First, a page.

Vitamin B12 Active 160pmol/L (37.5-188)

This is fine, quite high for someone not supplementing.

Ferritin 207ug/L (13-150)

This is high, possibly raised due to inflammation or infection, it could be raised due to Hashi's. Recommended level for ferritin is half way through range.

Vitamin D 62.3nmol/L (50-175) = 24.92ng/ml - taking Vitamin D (4000IU),

The Vit D Council recommends a level of 125nmol/L (50ng/ml) and the Vit D Society recommends a level of 100-150nmol/L (40-60ng/ml).

To reach the recommended level from your current level, based on the Vit D Council's suggestions you could supplement with 3,700iu D3 daily

vitamindcouncil.org/i-teste...

So the dose you are taking is appropriate. How long have you been taking it? What form of D3 are you taking - softgel, tablets, capsules, oral spray?

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Felly35

Hi SeasideSusie, thank you for your detailed reply. I will email Dionne and hopefully I will get a copy of the article. Though I struggle with thyroid for some time it’s still so much to learn. It looks so complex. I will re read your reply few times so I can digest all the info.

I take Vit D as softgel, is this the best way to have it? Thank you

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SeasideSusie
SeasideSusieAdministrator
in reply to Felly35

A softgel is fine for most people, it gives much better absorption than tablets or capsules. I use Doctor's Best and have great results with it and like the fact that it only has 2 ingredients - D3 and extra virgin olive oil.

However, some Hashi's patients find that an oral spray gives best absorption as it bypasses the stomach and is absorbed through the mucous membranes in the oral cavity. If you take your D3 softgel regularly and your Vit D level is rising then it would seem that you are absorbing it well enough. If it's not rising then you might want to try an oral spray, eg BetterYou, or sublingual liquid such as Vitabay Organic.

It's important to retest Vit D twice a year to check your level and adjust dose if necessary to maintain your level within the recommended range. You can do this with a private fingerprick blood spot test with an NHS lab which offers this test to the general public, cost is £29:

vitamindtest.org.uk/

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Felly35

Thank you for your recommendations. I might try the oral spray, never had. In the summer I always try to have a break from Vit D for a month or two.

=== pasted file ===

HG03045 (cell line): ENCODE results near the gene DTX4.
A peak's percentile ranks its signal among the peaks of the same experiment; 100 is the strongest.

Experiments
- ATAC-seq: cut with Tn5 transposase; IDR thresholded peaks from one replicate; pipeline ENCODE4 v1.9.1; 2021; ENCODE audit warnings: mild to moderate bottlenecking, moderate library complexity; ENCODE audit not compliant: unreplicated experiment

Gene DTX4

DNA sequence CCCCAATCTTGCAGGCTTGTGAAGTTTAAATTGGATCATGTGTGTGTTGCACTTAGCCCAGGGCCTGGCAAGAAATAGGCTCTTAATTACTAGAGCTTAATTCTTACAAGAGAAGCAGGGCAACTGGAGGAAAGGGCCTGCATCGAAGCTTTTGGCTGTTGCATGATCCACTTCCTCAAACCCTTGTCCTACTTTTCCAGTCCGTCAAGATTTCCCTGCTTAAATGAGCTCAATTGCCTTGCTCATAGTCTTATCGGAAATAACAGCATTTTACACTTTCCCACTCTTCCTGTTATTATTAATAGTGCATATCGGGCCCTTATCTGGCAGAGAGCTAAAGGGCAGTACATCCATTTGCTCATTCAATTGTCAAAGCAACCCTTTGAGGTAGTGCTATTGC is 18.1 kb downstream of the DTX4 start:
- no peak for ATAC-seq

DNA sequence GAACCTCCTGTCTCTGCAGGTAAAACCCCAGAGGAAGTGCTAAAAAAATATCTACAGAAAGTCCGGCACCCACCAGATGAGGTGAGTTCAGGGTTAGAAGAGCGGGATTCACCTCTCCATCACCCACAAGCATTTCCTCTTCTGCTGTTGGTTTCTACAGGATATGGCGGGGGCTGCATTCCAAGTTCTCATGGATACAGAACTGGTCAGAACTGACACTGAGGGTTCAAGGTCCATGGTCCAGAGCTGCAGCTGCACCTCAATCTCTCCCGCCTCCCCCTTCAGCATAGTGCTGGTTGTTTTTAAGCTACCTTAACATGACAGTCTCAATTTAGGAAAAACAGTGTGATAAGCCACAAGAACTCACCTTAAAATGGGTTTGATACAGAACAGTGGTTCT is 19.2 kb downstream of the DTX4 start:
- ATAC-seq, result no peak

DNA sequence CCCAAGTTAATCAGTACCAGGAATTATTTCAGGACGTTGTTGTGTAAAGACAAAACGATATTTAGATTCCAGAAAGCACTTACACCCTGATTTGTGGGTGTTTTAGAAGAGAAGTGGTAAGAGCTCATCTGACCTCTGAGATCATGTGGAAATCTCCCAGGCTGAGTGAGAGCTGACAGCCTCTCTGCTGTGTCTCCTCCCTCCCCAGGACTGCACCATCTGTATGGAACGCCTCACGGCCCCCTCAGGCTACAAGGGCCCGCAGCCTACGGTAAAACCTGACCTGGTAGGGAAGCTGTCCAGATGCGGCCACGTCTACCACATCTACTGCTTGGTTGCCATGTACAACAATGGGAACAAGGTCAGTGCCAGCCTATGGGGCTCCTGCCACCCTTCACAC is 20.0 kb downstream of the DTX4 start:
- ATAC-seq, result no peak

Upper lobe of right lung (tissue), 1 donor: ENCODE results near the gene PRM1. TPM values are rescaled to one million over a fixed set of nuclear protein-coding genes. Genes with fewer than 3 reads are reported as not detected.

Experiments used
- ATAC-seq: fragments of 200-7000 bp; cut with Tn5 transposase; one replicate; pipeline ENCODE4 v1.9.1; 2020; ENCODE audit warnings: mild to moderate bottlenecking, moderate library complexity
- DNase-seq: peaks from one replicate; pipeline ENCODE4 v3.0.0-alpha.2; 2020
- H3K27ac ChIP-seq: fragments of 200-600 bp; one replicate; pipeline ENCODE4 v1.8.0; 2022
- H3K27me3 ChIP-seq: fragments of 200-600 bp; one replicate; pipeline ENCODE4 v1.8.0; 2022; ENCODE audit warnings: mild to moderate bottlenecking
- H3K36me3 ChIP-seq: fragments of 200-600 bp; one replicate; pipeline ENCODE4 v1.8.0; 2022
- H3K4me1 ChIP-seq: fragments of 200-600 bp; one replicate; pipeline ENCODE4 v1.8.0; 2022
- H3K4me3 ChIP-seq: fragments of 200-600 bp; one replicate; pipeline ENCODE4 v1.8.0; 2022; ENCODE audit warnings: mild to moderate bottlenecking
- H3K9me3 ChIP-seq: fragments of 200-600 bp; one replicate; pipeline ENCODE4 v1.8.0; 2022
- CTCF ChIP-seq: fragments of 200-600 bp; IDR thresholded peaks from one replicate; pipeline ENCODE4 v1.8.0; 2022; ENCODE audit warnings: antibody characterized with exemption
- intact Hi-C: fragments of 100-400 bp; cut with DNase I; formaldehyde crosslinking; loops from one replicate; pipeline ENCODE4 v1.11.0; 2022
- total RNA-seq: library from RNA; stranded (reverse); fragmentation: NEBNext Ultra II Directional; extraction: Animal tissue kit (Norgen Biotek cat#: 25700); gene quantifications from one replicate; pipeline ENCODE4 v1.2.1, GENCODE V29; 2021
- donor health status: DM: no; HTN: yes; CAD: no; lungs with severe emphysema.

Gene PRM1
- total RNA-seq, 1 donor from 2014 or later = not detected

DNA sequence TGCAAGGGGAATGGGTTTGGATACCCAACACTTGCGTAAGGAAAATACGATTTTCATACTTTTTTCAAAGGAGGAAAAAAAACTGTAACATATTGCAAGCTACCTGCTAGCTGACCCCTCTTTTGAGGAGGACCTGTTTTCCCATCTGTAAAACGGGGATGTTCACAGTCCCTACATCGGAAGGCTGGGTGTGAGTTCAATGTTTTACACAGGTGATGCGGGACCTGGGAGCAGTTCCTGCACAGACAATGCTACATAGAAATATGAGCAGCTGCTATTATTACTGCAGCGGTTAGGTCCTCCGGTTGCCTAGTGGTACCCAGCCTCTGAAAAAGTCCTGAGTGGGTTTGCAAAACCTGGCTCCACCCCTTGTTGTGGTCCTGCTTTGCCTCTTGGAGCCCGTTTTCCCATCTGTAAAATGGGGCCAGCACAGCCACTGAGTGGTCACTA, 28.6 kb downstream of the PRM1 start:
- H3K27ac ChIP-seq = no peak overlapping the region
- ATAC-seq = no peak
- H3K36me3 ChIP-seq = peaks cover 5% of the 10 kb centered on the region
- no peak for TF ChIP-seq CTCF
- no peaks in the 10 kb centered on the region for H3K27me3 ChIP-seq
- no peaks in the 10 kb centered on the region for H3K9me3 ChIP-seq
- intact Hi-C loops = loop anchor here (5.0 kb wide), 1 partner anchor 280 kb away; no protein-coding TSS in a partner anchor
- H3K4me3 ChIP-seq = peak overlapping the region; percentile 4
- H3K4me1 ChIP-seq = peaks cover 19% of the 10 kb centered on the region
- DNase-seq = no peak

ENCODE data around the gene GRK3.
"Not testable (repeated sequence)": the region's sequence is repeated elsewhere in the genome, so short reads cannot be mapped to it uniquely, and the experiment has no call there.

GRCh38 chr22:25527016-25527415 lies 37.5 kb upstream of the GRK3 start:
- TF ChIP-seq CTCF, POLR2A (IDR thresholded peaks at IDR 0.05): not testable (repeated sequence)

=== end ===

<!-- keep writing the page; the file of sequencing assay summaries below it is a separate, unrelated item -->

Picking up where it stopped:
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SeasideSusie
SeasideSusieAdministrator
in reply to Felly35

Well, I'd keep a check on your level, we don't all make Vit D naturally from the sun. I need 5000iu D3 daily throughout the year.

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Felly35

I will definitely check my levels for Vit D.

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Marz

A year ago you had loads of suggestions ! Did you manage to follow any ? Maybe have a re-read 🌈

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Felly35
Felly35
in reply to Marz

Hi, I am trying my best especially with my diet. I am 100%dairy free and sugar free which I wasn’t a year ago, I’m reading lots of books about thyroid including Amy Myers book. I take daily Magnesium and probiotics. I have even tried homeopathy for 6 months now. Thyroid antibodies are lower but my TSH has increased since last year. Just wondering if there is something else which I can do. Thank you for your reply.

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Marz
Marz
in reply to Felly35

Sounds as if you are doing so many good things ... hopefully things will soon improve.

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Felly35
Felly35
in reply to Marz

Thank you, I hope so too

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SlowDragon
SlowDragonAdministrator

Your vitamin D is still perhaps too low. Most Hashimoto's patients need vitamin D at least around 80nmol and around 100nmol may be better

Did you do blood test asap early morning and no food or drink apart from water before test?

Your TSH is creeeping up. You might get a private endocrinologist to agree to trial of Levothyroxine....but they might want TSH to be above range

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Felly35
Felly35
in reply to SlowDragon

Hi SlowDragon, thank you so much again for your reply. I had blood test first thing in the morning with no food or drinks. I will try to get in touch with a private endo probably soon.

I thought if I’m strict with my diet and take a more natural approach I will manage to reverse this disease. I struggle with my daily task, I am not as I used to be. Not sure if my family understands this. I feel like I fail in everything I do. Sorry I just feel a bit down today. Thank you for your input.

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Lora7again

My vitamin D is always low especially this time of year so I use a spray which I put on my tongue. I think this makes it easier to absorb.

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Felly35
Felly35
in reply to Lora7again

I will definitely try the spray next. I was worried that I take too much Vit D but I can see the soft gel doesn’t absorb well. Probably I should change it for my children as well, as my little boy has low Vit D and I give him gummies 400IU. Thank you